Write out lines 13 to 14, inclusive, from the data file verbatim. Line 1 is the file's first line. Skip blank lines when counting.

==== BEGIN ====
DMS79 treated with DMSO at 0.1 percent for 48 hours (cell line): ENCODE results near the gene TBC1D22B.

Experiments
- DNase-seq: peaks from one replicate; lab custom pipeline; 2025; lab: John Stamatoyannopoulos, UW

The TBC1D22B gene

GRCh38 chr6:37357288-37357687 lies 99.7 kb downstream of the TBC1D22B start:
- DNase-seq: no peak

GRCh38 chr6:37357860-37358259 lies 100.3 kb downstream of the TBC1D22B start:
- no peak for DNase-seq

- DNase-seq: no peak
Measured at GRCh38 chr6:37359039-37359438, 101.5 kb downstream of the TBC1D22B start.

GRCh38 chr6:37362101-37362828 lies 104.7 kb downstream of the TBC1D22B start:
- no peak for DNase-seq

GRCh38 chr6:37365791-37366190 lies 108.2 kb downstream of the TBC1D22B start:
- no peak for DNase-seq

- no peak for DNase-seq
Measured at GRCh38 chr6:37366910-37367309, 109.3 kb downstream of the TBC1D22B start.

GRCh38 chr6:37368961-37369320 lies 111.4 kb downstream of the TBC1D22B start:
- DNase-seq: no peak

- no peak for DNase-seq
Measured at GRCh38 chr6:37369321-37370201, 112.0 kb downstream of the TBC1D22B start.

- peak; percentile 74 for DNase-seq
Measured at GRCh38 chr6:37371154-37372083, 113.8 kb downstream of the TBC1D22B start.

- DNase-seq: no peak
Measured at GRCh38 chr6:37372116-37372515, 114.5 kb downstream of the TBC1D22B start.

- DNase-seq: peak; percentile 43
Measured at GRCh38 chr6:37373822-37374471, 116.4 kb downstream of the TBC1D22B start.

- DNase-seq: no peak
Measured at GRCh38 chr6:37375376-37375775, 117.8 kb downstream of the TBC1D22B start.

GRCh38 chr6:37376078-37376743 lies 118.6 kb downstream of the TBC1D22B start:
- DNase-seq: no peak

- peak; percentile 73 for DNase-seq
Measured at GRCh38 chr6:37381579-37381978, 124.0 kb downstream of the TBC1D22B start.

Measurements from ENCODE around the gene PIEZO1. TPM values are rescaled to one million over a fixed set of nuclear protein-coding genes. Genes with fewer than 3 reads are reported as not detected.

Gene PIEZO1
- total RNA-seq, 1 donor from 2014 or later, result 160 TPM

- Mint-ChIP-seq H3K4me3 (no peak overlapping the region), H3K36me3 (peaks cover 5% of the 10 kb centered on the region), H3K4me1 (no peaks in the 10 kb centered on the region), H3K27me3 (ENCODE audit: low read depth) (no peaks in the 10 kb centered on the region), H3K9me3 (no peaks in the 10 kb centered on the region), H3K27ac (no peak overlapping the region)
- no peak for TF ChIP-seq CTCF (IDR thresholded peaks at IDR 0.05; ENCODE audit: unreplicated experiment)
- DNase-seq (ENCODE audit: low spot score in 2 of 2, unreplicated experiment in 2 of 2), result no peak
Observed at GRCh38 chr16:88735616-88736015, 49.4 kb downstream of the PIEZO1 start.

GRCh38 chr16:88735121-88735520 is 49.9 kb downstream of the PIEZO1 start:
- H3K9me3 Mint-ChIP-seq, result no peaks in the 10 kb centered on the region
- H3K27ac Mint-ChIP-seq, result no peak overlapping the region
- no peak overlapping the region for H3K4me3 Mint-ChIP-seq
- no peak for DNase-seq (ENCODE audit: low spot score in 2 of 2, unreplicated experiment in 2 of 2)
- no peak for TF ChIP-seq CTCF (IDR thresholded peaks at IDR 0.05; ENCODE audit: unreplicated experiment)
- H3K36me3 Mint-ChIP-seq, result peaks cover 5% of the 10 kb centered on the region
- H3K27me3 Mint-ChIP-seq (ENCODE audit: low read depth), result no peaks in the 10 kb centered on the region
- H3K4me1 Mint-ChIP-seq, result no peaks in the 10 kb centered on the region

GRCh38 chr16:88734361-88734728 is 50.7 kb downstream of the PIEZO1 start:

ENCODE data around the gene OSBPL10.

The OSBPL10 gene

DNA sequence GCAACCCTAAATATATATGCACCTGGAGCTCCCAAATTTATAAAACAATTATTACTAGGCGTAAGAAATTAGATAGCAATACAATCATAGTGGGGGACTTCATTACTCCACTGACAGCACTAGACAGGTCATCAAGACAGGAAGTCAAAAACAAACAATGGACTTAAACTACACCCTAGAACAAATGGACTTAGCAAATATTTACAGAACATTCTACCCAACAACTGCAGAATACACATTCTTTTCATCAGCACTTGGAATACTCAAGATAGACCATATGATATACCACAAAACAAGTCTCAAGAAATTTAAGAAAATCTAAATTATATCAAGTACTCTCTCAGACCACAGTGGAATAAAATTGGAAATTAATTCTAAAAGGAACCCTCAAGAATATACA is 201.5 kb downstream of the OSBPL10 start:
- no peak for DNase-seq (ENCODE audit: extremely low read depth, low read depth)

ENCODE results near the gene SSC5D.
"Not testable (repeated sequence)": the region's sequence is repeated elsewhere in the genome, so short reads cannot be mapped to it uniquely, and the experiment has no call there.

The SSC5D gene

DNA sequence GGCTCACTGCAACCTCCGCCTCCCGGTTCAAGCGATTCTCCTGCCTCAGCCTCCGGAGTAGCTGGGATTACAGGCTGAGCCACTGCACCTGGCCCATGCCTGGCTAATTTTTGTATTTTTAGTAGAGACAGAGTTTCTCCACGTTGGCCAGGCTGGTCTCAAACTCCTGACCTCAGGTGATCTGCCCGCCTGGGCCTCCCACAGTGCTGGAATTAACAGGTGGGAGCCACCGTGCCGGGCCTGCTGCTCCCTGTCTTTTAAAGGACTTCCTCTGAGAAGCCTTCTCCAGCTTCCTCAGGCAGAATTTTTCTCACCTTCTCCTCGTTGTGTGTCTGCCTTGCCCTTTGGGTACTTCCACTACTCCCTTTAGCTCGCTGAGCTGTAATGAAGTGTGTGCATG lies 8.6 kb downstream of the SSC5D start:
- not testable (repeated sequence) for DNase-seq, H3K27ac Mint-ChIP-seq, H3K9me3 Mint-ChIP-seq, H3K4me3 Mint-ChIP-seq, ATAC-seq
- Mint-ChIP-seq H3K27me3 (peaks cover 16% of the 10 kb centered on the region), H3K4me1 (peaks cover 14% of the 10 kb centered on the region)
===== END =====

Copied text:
GRCh38 chr6:37365791-37366190 lies 108.2 kb downstream of the TBC1D22B start:
- no peak for DNase-seq